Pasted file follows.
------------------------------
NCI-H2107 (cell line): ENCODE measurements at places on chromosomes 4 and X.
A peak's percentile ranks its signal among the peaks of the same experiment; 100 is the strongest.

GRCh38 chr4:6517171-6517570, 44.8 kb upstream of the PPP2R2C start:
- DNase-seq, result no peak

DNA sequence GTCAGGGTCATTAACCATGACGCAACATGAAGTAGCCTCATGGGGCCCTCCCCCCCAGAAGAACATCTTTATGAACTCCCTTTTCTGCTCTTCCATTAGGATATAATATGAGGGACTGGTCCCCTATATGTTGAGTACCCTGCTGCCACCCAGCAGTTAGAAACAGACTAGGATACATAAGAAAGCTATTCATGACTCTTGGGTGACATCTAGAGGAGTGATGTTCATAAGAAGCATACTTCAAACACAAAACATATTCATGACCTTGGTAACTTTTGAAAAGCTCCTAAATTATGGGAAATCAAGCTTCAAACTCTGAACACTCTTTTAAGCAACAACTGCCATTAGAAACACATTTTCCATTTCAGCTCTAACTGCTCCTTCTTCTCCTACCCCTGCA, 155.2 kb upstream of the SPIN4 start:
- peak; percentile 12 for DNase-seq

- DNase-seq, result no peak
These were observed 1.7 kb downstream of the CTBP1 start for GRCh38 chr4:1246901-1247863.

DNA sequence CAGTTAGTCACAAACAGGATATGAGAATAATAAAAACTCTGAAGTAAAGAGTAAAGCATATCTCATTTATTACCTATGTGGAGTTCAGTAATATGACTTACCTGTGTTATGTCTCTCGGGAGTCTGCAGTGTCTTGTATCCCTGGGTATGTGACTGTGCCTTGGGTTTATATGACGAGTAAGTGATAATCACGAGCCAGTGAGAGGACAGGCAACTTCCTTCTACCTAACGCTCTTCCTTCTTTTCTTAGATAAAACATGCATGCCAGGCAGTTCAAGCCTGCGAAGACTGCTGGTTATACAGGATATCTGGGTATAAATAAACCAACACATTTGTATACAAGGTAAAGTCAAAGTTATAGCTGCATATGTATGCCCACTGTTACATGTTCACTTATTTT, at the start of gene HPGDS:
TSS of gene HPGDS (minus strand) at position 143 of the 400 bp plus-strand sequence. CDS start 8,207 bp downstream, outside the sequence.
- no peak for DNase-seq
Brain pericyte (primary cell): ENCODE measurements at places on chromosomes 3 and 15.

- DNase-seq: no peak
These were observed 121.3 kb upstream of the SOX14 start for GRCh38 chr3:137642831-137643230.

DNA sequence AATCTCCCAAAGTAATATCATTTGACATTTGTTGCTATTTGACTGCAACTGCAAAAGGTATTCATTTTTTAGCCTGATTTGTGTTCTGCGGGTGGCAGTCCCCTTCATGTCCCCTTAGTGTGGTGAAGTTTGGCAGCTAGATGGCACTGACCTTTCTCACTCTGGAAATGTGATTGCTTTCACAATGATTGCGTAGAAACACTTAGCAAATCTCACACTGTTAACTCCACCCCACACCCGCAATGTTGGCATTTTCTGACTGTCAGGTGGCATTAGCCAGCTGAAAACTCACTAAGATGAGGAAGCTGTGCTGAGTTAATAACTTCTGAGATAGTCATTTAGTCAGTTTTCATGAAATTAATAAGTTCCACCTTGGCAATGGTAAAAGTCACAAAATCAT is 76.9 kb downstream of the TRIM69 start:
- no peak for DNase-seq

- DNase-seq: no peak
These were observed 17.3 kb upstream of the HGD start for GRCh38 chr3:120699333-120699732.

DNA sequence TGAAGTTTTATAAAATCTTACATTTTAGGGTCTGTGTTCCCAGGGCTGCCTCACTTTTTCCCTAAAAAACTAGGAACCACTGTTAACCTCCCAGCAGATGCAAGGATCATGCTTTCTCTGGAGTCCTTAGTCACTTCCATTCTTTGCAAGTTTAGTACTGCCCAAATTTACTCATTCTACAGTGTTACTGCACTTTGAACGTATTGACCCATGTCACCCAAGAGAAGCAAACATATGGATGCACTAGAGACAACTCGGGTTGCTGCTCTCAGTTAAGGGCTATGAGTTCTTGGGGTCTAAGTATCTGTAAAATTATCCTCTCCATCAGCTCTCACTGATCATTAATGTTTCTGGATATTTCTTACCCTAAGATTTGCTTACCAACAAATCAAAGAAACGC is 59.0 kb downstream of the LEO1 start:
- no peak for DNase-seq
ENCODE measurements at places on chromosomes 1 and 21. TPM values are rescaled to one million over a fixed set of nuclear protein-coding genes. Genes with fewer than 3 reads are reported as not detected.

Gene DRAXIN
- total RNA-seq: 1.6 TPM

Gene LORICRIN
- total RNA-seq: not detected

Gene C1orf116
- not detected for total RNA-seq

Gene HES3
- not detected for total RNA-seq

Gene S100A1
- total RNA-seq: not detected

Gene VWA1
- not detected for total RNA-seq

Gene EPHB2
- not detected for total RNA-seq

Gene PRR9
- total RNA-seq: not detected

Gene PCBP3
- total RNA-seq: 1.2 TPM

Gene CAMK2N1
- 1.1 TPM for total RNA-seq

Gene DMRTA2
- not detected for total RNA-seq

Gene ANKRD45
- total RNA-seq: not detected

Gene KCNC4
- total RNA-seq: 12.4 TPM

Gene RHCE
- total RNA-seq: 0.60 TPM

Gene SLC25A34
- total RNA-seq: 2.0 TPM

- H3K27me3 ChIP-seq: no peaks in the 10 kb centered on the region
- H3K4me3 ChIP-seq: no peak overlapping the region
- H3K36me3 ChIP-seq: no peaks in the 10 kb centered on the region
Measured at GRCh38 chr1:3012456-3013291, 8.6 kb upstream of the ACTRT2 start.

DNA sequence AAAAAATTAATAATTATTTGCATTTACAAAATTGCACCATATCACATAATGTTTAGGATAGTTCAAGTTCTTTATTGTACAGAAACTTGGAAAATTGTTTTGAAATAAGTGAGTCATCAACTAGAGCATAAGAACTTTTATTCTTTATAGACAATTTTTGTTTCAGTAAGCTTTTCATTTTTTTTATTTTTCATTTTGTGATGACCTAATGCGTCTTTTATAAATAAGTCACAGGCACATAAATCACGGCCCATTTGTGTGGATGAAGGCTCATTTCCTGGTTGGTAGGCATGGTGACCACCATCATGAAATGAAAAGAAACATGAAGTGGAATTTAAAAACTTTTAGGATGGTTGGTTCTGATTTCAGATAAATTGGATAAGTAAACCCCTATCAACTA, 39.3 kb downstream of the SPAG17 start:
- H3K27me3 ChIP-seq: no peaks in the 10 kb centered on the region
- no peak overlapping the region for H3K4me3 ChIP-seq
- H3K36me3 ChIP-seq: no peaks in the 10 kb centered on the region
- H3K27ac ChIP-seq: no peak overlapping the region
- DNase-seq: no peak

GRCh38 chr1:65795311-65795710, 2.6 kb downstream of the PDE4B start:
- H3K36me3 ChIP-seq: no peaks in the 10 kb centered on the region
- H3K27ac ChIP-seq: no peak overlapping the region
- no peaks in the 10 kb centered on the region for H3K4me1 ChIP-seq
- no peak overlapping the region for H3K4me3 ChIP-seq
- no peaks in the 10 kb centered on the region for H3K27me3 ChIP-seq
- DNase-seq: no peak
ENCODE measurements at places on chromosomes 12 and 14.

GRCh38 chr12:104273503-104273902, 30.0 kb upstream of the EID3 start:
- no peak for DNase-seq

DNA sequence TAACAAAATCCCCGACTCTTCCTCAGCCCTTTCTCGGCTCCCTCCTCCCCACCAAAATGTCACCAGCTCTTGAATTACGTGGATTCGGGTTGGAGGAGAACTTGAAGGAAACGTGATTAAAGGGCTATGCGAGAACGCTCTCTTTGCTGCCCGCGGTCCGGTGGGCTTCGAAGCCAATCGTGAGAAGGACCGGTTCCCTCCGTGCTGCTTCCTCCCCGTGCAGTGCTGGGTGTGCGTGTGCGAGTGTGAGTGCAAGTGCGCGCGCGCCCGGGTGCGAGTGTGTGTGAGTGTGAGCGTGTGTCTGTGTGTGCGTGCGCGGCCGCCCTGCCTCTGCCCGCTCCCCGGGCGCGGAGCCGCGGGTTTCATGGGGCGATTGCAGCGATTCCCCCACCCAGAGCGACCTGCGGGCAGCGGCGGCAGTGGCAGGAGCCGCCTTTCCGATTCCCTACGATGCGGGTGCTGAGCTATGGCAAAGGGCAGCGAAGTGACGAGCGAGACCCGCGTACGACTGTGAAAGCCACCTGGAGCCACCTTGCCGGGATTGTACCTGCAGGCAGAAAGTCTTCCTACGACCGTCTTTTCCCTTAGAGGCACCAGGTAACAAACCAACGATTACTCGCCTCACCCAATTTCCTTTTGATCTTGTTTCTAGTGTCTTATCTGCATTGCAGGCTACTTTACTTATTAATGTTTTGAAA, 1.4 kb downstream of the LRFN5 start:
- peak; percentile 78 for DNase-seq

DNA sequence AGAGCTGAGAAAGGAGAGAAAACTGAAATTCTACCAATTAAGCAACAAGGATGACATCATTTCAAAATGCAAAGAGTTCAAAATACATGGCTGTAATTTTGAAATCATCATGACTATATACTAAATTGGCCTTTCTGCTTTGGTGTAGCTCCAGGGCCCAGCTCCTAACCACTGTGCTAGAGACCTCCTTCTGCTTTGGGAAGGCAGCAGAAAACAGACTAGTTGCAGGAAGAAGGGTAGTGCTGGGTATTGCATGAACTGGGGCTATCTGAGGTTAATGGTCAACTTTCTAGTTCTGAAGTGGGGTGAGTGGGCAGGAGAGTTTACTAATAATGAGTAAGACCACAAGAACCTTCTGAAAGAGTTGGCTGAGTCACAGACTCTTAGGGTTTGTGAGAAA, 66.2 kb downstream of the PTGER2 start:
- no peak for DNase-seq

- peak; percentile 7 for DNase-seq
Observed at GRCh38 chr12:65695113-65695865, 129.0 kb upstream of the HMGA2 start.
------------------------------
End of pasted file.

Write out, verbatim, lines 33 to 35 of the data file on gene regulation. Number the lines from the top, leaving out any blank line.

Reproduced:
- not detected for total RNA-seq

Gene EPHB2
- not detected for total RNA-seq